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Download Burst of Breath: Indigenous Ritual Wind Instruments in by Jonathan David Hill, Jean-Pierre Chaumeil PDF

By Jonathan David Hill, Jean-Pierre Chaumeil

The first in-depth, comparative, and interdisciplinary research of indigenous Amazonian musical cultures, Burst of Breath showcases new study at the dynamic variety of formality energy and social importance of assorted wind instruments—including flutes, trumpets, clarinets, and whistles—played in sacred rituals and ceremonies in Lowland South the US.

The editors supply a close evaluate of the ancient importance, clinical class, shamanic and cosmological institutions, and altering social meanings of formality wind tools inside of Amazonian cultures. those essays current a large viewpoint that is going past better-documented components comparable to the higher Xingu and northwest Amazon. the various authors discover the methods ritual wind tools are used to introduce average sounds into social contexts and to move barriers among verbal and nonverbal verbal exchange. Others examine how ritual wind tools and their track input into neighborhood definitions and negotiations of kinfolk among males, ladies, kinfolk, insiders, and outsiders.

Closely contemplating those tools of their many jobs and contexts—in curing and purification, negotiating relatives, connecting mythic ancestors and people today—this quantity finds the facility and complexity of the tune on the center of collective rituals throughout lowland South the US.

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Additional info for Burst of Breath: Indigenous Ritual Wind Instruments in Lowland South America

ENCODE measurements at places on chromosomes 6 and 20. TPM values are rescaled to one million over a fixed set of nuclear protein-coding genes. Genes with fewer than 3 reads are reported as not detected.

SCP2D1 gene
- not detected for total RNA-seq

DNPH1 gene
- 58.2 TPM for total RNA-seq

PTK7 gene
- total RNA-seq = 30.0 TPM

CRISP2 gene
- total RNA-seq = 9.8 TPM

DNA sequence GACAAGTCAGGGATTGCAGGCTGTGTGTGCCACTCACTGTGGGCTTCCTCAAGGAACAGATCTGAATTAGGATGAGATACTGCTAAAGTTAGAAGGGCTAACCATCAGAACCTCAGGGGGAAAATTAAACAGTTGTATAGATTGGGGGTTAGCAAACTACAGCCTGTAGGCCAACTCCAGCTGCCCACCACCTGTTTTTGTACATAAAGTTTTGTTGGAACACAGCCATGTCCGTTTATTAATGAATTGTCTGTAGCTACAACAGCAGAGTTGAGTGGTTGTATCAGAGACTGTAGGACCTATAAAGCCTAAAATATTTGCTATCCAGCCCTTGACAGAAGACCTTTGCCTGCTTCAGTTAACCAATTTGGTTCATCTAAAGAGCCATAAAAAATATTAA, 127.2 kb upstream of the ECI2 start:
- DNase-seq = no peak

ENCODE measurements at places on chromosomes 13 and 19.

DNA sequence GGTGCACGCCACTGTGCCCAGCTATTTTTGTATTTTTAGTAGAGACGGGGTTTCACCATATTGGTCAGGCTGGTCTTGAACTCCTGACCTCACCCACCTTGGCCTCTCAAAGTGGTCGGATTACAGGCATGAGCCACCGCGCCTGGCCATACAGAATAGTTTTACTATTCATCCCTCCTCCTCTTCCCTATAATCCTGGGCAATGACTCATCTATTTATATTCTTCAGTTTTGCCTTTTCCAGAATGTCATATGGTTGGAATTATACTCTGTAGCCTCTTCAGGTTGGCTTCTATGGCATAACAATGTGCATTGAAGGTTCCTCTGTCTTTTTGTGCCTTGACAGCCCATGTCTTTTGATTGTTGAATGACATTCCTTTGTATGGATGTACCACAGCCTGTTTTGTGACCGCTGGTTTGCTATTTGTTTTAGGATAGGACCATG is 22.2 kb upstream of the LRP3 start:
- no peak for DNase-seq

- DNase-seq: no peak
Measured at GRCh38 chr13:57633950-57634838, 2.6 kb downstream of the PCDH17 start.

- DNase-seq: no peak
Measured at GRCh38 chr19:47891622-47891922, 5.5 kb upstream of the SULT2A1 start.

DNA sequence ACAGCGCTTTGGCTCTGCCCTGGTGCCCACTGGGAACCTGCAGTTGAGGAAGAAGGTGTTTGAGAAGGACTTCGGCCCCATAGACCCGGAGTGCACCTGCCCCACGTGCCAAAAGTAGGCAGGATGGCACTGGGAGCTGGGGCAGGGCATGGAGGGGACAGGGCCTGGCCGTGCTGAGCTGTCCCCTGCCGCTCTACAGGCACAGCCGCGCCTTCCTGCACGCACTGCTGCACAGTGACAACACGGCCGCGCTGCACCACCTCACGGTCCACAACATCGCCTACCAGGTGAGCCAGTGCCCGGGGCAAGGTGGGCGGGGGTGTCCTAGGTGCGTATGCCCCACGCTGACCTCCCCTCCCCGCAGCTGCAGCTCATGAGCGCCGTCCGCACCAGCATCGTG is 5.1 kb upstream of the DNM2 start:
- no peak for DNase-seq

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Journal of Latin American Lore 11, no. 2: 143–75. ——— . 1986. ” América Indígena 46: 189–218. Gilij, Felipe Salvador. 1987[1782]. Ensayo de historia americana, vol. 2. Caracas: Biblioteca de la Academia Nacional de la Historia. Goldman, Irving. 1963. The Cubeo Indians of the Northwest Amazon. Urbana: University of Illinois Press. Graham, Laura. 1986. ” In Native South American Discourse, ed. Joel Sherzer and Greg Urban, 83–118. The Hague: Mouton de Gruyter. ——— . 2002. “How Should an Indian Speak?

1986. ” América Indígena 46: 189–218. Gilij, Felipe Salvador. 1987[1782]. Ensayo de historia americana, vol. 2. Caracas: Biblioteca de la Academia Nacional de la Historia. Goldman, Irving. 1963. The Cubeo Indians of the Northwest Amazon. Urbana: University of Illinois Press. Graham, Laura. 1986. ” In Native South American Discourse, ed. Joel Sherzer and Greg Urban, 83–118. The Hague: Mouton de Gruyter. ——— . 2002. “How Should an Indian Speak? ” In Indigenous Movements, Self-Representation, and the State in Latin America, ed.

Master chanters (malikái limínali) are referred to as “blowers” (sopladores) in regional Spanish, and they refer to their ritual art as “to blow 20—hil l and chaum e il tobacco smoke” (ínyapakáati dzéema). It is through the exhalation of audible, visible breaths that the invisible power of spirit beings named in sacred singing and chanting is “materialized” and brought to bear on people, food, tools, and the rest of the experiential world. A more recent study of instrumental music among the Wayãpi of French Guiana (Beaudet 1997) took this idea a step further and was the first to explore the proposition that the prevalence of aerophones in Wayãpi rituals and ceremonies “is linked to other equally important breathing manifestations in the region, typically those related to shamanism” (Menezes Bastos and Piedade 2000: 151).

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